The Constitution is the paramount source of the duties of a public officer; particularly, the President. Therefore, when a person swears to undertake the duties of the President of the Republic of the Philippines, one is expected to faithfully abide by what the Constitution dictates.

Notably, Article VII, Section 12 of the Constitution mandates: “In case of serious illness of the President, the public shall be informed of the state of his health.”

This provision actually debuted in the 1987 Constitution as the 1935 and 1973 Constitutions did not expressly mandate this obligation.

In an attempt to enforce the Filipino’s right to be informed of the state of the President’s health, on April 13, lawyer Dino de Leon filed with the Supreme Court an Extremely Urgent Petition for Mandamus to Disclose President Duterte’s Health Record against Public Respondents President Duterte and Executive Secretary Salvador Medialdea. Parenthetically, a petition for mandamus operates to compel “the performance of an act which the law specifically enjoins as a duty resulting from an office” (Rules of Court, Rule 65, Sec. 3). This Petition was filed when Mr. De Leon’s Freedom of Information Request for President Duterte’s health records was rejected since the Malacañang Records Office was not in possession of any health records. Significantly, the Supreme Court dismissed the Petition for being unsubstantiated. It ruled that the disclosure of the status of the health of the President is not a ministerial act enforceable by mandamus and that there is no clear legal right to demand the disclosure.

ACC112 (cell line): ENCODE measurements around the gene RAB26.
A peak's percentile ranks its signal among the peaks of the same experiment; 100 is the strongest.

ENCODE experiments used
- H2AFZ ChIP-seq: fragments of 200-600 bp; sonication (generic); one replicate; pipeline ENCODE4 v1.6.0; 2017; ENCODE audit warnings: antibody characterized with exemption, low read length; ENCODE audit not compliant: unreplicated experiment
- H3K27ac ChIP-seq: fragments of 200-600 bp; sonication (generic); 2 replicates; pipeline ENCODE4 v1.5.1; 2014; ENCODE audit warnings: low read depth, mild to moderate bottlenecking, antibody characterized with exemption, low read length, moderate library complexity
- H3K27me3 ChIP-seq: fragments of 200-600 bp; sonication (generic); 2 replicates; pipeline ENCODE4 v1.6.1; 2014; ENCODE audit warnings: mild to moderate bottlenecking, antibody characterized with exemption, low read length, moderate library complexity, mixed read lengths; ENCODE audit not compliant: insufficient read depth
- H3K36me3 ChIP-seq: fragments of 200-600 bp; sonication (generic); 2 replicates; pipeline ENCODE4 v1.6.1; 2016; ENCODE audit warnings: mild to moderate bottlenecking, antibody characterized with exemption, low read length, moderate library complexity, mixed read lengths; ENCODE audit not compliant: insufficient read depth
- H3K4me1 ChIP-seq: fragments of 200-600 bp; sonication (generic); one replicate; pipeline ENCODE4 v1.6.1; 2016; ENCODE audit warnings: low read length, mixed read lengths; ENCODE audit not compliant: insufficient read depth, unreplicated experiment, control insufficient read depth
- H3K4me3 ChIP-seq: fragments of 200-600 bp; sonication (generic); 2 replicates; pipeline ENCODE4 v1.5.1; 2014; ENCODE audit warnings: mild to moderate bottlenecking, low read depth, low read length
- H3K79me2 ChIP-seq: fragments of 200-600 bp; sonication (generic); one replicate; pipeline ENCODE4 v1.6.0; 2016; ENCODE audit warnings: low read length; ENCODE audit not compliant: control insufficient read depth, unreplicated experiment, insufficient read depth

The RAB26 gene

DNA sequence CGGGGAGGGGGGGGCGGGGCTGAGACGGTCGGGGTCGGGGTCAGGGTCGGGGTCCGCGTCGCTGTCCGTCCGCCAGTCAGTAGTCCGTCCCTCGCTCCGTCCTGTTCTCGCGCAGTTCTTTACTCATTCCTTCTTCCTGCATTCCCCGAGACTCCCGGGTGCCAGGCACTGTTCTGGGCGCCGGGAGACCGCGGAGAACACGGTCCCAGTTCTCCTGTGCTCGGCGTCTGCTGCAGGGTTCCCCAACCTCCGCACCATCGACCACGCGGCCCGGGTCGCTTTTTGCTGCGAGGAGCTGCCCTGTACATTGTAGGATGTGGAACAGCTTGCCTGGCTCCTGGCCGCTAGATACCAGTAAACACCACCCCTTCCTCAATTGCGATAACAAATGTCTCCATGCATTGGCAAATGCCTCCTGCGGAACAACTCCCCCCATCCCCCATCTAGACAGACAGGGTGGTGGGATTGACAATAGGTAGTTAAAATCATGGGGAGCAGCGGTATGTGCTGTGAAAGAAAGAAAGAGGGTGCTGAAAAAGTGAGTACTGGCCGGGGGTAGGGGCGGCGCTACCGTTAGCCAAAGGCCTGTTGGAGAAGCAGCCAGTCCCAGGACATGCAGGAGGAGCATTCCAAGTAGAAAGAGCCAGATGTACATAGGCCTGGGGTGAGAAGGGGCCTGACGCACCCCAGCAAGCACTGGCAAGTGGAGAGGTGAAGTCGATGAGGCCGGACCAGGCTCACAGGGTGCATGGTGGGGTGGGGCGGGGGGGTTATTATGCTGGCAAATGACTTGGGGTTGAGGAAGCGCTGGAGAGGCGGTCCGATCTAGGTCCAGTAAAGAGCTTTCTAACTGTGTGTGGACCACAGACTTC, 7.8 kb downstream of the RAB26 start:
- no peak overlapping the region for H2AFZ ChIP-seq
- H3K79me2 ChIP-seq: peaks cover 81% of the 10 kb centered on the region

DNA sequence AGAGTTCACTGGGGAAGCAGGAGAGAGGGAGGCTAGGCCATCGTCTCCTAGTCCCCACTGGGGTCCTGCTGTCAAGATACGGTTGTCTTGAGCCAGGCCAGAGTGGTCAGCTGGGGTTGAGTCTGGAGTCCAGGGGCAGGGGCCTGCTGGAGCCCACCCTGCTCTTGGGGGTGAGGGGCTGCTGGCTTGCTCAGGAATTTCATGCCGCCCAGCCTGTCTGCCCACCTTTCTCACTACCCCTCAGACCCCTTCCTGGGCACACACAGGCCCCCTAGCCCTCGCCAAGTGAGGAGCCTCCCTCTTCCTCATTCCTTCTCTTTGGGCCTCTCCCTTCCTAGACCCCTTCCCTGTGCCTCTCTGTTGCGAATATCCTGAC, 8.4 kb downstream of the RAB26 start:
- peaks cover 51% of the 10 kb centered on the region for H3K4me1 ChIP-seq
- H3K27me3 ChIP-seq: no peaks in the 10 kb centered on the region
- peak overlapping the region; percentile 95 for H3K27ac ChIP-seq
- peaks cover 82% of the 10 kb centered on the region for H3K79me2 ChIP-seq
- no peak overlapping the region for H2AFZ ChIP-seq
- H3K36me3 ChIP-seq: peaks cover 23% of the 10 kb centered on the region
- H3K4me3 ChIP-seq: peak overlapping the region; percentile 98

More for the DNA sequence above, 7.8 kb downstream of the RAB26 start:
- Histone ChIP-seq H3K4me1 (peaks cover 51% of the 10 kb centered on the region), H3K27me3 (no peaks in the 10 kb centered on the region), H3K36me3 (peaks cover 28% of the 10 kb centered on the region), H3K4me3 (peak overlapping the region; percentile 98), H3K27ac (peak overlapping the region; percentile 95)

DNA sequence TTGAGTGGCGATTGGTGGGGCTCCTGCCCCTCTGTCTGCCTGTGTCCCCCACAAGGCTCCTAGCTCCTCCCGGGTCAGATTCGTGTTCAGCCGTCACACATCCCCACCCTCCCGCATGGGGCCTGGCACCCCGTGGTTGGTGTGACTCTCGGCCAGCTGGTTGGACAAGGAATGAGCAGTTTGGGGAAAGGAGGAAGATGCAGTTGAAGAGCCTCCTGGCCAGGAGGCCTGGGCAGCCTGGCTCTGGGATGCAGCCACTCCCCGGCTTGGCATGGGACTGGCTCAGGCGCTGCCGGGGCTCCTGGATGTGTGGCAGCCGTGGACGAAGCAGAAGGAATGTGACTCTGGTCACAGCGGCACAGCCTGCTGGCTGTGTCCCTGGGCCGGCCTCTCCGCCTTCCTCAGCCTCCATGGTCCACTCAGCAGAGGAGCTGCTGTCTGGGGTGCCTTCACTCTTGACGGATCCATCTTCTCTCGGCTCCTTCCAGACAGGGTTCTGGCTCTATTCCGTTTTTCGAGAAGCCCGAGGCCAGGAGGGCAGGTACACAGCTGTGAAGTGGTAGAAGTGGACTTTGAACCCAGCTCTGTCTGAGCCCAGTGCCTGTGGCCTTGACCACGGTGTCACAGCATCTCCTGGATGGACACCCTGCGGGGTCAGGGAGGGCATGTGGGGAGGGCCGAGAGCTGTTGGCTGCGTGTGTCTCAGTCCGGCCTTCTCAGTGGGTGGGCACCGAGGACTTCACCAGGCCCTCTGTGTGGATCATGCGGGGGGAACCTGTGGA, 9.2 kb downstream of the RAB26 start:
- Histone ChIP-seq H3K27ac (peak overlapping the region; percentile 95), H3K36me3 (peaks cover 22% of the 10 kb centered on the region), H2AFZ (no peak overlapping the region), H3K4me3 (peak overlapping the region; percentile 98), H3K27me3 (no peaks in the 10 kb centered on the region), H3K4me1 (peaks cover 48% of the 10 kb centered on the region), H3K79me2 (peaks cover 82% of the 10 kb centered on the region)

This poses another question: when and how must the public be truly informed of the status of the health of the President?

A reading of Article VII, Section 12 of the Constitution shows that only when the President is seriously ill is it the time that the public’s right to be informed is activated. No mechanism is prescribed as to its enforcement nor any guideline is set forth in determining when a President is considered seriously ill.